• Jamie Hall
    Jamie Hall Member Posts: 18,923
    Do you have enough space for a small indirect water heater? And enough power for a small pump? If so, it seems to me that your best bet is going to be to run the cabin and bath house radiant heat on a small pump from the indirect tank That will require one more pipe to the cabin from the bath house: one to feed the radiant from the indirect, one to return to the indirect, and one dedicated to the hot water at the sink. The bath house radiant can come from the same tank; the Viega 56160 is a bit pricey, but does include a pump which would be very handy indeed.

    The Navien would keep the indirect hot -- say at 120 or so.

    I do not like open systems of any kind. Particularly on small water supplies. The reason being that there is just too much opportunity for nasties to grow in the heating loops and then show up in your coffee... you could use glycol in the radiant loops, but I'm not at all sure you really need to. That really truly depends on your life style. If you and -- or -- your fiance are going to be there pretty much every day, and the place is reasonably well insulated, I doubt that it will go below freezing in the structure. The concern would be if you were going to be away for several days in cold weather. You are going to need to think about that in a more general way -- how are you going to protect the Navien? The expansion tanks? Those, at least, can't be glycoled, so I expect you have thought about that.
    Br. Jamie, osb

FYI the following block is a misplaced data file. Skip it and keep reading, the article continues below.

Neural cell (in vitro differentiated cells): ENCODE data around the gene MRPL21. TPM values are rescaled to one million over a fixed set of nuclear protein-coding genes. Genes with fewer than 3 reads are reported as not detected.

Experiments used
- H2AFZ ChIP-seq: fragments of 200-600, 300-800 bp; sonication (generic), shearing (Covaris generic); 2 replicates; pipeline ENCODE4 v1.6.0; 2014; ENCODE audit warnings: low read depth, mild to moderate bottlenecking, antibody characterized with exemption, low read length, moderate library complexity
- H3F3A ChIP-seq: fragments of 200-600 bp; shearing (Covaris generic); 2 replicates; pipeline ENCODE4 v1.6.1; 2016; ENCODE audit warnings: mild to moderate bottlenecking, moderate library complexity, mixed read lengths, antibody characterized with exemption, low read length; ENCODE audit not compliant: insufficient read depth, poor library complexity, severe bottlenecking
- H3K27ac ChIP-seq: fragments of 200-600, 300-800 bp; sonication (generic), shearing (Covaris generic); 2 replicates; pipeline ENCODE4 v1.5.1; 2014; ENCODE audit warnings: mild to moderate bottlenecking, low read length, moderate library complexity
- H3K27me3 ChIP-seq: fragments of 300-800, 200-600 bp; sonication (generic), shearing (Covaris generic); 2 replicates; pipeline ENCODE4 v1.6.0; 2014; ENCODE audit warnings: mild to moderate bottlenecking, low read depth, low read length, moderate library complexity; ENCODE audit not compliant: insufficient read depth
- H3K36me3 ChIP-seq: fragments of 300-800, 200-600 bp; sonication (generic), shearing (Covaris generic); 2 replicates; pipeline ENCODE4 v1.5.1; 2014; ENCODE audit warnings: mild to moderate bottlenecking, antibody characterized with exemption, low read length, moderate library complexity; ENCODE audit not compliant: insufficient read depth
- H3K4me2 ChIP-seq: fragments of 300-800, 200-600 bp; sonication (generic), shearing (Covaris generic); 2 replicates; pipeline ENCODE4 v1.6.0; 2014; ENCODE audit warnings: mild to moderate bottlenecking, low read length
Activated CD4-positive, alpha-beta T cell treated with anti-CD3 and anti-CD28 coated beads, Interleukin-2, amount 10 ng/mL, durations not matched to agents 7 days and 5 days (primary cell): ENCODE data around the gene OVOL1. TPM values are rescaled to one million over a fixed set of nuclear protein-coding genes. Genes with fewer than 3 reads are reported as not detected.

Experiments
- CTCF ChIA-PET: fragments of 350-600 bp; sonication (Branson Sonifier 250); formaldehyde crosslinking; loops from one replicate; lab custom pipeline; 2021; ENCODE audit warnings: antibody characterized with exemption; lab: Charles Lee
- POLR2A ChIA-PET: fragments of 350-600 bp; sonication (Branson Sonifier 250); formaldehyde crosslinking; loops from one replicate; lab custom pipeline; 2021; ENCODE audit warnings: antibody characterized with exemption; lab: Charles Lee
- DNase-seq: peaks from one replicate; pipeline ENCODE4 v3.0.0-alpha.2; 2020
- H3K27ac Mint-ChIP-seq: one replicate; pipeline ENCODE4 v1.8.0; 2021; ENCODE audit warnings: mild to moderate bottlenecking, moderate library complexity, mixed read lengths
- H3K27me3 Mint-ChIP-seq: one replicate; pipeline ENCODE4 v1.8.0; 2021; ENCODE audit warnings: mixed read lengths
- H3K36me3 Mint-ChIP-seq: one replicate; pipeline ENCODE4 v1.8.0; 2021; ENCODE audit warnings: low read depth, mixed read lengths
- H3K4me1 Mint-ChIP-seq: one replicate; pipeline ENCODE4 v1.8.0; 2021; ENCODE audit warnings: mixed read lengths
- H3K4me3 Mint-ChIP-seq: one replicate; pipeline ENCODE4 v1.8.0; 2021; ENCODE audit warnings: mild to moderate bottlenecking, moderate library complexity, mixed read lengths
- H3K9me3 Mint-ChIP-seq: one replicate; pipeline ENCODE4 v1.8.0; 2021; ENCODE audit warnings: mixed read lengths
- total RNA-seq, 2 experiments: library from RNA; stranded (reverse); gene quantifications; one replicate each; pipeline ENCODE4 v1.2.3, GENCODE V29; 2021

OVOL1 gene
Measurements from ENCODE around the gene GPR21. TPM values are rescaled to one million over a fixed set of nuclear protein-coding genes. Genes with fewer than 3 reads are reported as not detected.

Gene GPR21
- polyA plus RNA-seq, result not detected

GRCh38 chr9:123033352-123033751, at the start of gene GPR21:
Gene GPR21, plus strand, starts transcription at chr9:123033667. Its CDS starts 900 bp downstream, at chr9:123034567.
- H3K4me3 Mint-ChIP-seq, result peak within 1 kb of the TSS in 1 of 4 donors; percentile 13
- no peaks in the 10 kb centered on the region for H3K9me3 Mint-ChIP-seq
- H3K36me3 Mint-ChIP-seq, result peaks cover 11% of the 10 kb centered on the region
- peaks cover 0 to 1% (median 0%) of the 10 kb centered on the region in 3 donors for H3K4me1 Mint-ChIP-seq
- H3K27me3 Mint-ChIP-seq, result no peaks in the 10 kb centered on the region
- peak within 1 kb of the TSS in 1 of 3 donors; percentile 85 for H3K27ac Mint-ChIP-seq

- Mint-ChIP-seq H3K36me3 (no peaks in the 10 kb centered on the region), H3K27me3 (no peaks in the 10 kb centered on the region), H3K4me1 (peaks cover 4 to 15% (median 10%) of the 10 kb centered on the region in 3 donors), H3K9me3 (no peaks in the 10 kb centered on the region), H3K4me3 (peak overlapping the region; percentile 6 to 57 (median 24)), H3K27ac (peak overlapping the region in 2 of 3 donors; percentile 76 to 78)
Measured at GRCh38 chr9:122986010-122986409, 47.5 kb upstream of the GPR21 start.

Building superintendent/caretaker, 7200 sq. ft. historic house museum with dependencies in New England
  • alifewithtrees
    alifewithtrees Member Posts: 2
    Jaime-

    Thanks for the response.

    Yeah we could do an indirect tank. Certainly not my preferred solution because of the space it takes up. It probably makes for a considerably more efficient way to heat though so that would be good. Running more pipe to the cabin isn’t a big deal though since I ran a big conduit between the buildings.

    If we go away for days at a time I will likely just leave the power on and the Navien on. It has freeze protection so it will keep itself from freezing as long as it has power and propane. Another reason to have the bathhouse heated is the off grid power system. The battery is lithium so it has to be above freezing to accept a charge from the panels. After living off grid for so long it doesn’t seem like a huge deal but if the power company ran a line near our place I would definitely ask them to drop a line for us.